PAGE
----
Fanad Head

This wildly exposed headland is a treasure of the northwest and a haven for wildlife such as grey seals and seabirds. Rumoured by locals to be taller than the Eiffel Tower (we’re not so sure!), Fanad Head Lighthouse has been blinking out to sea since 1818.

Read more

Tory Island

Tory Island’s resilience lends itself to the preservation of old Irish customs and traditions. Tory Island Ferry runs day trips to the island regularly (check departure times). The Island has a King Tory, and one of his roles is to welcome visitors off the ferry!

Read more

Hugging the coastline, you may want to detour to Glenveagh National Park (Glen of the Birches). This breathtaking National Park covers over 16,000 acres of forests, lakes and castles, and is home to a magnificent herd of red deer.

Continuing west, you're touring the Gaeltacht part of Donegal now, so a lot of the signposts will be in Irish. The tiny fishing village of Bunbeg is next, and is sheltered by sea cliffs at the mouth of the Clady River. From picturesque Bunbeg Harbor, daily excursions are available to the nearby islands of Innishinny, Tory and Gola – all of which give you a great vantage point of your surroundings.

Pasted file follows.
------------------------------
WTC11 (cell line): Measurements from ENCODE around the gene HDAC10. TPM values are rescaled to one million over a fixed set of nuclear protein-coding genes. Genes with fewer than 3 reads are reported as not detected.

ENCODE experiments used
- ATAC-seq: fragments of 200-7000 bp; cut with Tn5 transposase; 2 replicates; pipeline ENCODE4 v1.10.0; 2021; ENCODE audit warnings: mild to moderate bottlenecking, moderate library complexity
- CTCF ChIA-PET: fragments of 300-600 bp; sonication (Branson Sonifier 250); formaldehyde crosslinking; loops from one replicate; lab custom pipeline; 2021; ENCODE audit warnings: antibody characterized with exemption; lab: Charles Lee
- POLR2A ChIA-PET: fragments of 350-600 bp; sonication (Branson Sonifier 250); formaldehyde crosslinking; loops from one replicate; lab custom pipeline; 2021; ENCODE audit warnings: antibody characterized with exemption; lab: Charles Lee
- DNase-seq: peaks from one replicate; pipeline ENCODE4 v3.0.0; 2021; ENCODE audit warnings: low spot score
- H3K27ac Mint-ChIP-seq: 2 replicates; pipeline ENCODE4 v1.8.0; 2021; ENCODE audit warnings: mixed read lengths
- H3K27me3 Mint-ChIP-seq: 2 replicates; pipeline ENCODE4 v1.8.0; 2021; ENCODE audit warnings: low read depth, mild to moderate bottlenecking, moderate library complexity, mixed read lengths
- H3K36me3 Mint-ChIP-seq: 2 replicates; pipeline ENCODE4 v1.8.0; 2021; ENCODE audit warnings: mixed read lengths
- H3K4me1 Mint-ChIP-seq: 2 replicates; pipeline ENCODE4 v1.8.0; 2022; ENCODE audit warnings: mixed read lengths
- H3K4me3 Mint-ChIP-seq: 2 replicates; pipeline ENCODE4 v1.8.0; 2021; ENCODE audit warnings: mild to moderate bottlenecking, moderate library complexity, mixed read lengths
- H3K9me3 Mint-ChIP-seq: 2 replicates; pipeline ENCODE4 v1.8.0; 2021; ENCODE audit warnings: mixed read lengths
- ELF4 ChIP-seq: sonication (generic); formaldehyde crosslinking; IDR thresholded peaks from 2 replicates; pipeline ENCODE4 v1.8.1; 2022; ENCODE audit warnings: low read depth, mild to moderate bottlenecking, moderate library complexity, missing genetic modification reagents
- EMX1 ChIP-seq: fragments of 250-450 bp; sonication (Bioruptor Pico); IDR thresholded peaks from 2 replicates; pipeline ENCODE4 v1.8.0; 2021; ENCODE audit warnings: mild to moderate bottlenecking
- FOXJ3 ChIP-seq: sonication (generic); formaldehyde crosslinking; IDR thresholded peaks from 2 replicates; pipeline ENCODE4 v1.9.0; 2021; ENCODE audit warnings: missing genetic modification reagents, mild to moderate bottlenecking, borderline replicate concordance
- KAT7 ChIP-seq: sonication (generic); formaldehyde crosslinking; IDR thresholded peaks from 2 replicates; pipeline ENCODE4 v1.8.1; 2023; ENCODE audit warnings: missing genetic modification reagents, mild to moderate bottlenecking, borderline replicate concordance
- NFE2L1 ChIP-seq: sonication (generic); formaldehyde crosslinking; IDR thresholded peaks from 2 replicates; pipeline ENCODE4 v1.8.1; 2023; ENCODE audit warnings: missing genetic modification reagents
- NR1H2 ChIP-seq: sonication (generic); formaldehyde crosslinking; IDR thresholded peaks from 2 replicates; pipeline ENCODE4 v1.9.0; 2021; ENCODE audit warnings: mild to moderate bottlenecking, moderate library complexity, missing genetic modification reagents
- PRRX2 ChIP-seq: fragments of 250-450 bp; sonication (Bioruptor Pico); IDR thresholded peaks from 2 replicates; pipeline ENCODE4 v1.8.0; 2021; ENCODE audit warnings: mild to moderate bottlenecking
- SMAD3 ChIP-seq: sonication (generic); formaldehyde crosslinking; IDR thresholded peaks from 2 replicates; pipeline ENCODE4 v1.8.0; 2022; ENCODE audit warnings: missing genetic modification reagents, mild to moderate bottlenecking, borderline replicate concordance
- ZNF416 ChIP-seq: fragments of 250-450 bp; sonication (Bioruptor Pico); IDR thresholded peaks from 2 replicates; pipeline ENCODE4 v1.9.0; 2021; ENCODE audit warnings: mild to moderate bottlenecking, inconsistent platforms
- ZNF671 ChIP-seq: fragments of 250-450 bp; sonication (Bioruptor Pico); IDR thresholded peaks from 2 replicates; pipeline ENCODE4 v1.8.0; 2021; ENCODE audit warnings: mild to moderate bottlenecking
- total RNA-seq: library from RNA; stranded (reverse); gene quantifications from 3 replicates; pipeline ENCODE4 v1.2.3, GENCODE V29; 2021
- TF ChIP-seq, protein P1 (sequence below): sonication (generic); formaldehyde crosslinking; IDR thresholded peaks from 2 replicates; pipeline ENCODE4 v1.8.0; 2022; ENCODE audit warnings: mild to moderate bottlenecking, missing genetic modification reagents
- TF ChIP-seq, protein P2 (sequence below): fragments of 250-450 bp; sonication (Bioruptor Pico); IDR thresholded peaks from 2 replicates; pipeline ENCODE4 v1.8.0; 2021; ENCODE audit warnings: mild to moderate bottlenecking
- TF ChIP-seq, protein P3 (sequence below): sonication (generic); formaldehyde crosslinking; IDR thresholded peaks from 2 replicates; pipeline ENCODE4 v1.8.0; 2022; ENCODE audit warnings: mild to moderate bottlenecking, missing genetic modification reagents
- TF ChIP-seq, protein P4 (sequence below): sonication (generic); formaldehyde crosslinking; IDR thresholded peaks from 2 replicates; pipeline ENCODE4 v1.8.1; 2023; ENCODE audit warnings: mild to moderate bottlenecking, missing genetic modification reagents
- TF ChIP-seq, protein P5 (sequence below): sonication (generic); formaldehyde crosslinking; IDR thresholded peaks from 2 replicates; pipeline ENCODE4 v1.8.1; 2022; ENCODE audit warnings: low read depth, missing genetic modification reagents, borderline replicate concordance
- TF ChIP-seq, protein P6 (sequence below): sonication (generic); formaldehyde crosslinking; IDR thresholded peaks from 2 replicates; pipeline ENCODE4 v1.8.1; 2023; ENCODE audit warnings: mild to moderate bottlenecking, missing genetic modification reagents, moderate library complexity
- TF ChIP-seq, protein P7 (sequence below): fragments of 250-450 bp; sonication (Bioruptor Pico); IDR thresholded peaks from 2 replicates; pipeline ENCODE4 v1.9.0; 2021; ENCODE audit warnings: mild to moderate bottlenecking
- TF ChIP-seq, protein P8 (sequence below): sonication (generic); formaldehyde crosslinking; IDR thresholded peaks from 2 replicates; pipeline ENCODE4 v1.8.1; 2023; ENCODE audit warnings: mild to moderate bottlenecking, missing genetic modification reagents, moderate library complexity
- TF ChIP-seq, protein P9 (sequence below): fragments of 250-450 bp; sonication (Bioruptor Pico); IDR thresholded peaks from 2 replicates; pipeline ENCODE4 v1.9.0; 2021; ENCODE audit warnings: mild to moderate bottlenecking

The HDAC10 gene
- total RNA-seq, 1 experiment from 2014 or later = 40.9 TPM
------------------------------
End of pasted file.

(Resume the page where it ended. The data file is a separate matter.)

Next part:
If you fancy a round of golf, why not set up camp in Teac Jack, a buzzing hotel, restaurant and pub. The Gweedore Golf Club is a short drive from here, and afterwards you can catch a trad session back at Teac Jack. Bunbeg’s charm, you see, may convince you to stick around for a while.

Day 4

Bunbeg to Ardara 44 miles/1 hour 26 minutes at 30mph

Bunbeg to Dungloe

When you do depart Bunbeg southbound, and edging slightly east, there’s ample opportunity to stop for a spot of fishing for brown trout, sea trout and salmon along Loughanure between May and September. Continue to head southwest along the coast and before long you’ll reach Dungloe.

Dungloe is another Gaelteacht town, meaning the primary language is Gaeilge/Irish. But don’t worry, everyone will speak English, too. Grab a bite to eat at Doherty’s Restaurant. They serve delicious home-cooked foods and, of course, fresh local seafood from the boats. If you decide to linger here, you can enjoy a live traditional Irish music session in Beedy’s Bar on the Main Street.